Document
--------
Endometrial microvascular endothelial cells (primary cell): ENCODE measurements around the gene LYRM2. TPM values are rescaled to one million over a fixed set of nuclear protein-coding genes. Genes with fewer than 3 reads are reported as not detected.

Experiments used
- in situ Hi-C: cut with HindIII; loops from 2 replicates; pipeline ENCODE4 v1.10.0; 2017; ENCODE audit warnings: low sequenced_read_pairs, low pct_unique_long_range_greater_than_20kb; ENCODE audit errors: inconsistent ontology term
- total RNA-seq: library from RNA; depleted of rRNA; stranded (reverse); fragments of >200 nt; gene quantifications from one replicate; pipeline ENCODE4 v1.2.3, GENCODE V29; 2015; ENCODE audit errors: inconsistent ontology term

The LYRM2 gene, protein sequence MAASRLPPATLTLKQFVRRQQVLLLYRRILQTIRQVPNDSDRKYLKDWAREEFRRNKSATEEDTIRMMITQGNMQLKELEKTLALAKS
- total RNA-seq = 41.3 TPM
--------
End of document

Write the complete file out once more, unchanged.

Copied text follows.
Endometrial microvascular endothelial cells (primary cell): ENCODE measurements around the gene LYRM2. TPM values are rescaled to one million over a fixed set of nuclear protein-coding genes. Genes with fewer than 3 reads are reported as not detected.

Experiments used
- in situ Hi-C: cut with HindIII; loops from 2 replicates; pipeline ENCODE4 v1.10.0; 2017; ENCODE audit warnings: low sequenced_read_pairs, low pct_unique_long_range_greater_than_20kb; ENCODE audit errors: inconsistent ontology term
- total RNA-seq: library from RNA; depleted of rRNA; stranded (reverse); fragments of >200 nt; gene quantifications from one replicate; pipeline ENCODE4 v1.2.3, GENCODE V29; 2015; ENCODE audit errors: inconsistent ontology term

The LYRM2 gene, protein sequence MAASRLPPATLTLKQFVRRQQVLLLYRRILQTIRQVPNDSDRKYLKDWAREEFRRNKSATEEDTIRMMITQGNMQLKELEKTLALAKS
- total RNA-seq = 41.3 TPM